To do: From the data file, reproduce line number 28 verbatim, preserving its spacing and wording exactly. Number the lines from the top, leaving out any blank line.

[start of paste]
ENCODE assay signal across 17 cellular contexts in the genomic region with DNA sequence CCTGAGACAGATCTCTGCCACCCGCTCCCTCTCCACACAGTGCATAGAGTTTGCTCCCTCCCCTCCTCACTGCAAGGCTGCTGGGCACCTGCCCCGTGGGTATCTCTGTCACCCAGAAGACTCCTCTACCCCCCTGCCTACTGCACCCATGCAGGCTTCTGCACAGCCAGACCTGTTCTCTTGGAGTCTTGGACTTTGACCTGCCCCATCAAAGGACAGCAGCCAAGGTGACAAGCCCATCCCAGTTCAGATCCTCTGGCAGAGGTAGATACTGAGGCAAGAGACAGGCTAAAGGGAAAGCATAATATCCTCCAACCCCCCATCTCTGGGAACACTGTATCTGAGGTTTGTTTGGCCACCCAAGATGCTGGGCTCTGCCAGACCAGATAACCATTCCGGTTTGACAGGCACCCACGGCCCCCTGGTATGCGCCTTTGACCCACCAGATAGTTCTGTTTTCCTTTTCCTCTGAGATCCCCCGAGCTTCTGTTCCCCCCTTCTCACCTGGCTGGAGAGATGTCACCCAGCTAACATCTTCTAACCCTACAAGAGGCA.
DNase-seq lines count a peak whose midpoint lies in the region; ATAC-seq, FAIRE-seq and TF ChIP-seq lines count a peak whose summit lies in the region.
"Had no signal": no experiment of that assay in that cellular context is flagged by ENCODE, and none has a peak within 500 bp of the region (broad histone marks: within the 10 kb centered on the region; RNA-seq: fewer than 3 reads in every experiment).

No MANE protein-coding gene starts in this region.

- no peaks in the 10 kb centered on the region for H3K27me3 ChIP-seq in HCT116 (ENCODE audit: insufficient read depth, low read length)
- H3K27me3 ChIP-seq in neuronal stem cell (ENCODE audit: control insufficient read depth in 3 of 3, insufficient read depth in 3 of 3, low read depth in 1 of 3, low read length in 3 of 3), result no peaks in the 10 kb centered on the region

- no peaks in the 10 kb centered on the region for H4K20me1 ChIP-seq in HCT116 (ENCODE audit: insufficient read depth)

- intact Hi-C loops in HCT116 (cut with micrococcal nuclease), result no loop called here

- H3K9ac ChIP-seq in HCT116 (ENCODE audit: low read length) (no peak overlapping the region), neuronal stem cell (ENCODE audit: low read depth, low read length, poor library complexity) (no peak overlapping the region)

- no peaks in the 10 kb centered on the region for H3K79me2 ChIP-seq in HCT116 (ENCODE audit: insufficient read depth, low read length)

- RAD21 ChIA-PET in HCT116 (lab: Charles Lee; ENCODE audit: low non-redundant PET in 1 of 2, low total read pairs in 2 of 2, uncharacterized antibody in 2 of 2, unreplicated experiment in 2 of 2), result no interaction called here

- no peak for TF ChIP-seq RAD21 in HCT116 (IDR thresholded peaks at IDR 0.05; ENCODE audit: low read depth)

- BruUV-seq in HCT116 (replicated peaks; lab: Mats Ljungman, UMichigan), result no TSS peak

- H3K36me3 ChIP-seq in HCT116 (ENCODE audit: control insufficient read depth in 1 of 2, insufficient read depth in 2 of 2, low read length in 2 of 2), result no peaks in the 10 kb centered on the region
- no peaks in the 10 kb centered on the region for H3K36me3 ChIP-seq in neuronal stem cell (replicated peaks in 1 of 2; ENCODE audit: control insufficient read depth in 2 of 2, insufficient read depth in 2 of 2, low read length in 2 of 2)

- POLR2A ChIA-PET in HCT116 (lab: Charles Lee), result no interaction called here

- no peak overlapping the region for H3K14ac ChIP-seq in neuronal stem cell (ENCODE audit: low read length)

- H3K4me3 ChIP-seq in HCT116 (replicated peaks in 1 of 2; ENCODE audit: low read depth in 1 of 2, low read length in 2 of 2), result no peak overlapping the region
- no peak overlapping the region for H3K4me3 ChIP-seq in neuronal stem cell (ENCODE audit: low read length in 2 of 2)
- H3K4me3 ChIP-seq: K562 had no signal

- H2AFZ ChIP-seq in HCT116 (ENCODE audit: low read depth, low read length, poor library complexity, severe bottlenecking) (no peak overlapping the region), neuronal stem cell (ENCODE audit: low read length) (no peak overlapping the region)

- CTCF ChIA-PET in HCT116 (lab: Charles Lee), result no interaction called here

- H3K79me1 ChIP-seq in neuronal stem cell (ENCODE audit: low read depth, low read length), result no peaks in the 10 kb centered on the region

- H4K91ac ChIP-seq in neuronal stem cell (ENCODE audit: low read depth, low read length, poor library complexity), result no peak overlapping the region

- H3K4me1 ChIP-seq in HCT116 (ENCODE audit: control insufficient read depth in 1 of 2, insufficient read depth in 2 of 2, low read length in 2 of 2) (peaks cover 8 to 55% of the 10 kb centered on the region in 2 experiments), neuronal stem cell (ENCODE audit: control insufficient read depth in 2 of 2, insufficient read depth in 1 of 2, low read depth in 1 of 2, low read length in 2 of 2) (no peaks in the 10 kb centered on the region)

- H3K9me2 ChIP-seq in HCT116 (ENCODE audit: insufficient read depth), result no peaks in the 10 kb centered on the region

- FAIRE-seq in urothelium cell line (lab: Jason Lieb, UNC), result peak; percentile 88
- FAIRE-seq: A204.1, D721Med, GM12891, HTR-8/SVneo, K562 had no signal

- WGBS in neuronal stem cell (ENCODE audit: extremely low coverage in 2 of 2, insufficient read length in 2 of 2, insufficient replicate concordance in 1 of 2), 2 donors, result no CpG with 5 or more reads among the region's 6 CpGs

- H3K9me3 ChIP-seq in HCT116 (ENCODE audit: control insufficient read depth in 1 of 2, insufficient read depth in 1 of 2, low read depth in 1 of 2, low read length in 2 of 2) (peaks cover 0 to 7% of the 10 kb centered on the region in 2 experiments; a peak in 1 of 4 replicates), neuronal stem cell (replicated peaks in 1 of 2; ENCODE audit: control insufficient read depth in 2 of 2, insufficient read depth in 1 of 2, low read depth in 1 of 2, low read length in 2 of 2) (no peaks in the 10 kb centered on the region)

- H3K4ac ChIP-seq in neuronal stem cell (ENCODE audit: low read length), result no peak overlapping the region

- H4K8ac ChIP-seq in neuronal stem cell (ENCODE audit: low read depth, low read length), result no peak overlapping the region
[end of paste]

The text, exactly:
- FAIRE-seq: A204.1, D721Med, GM12891, HTR-8/SVneo, K562 had no signal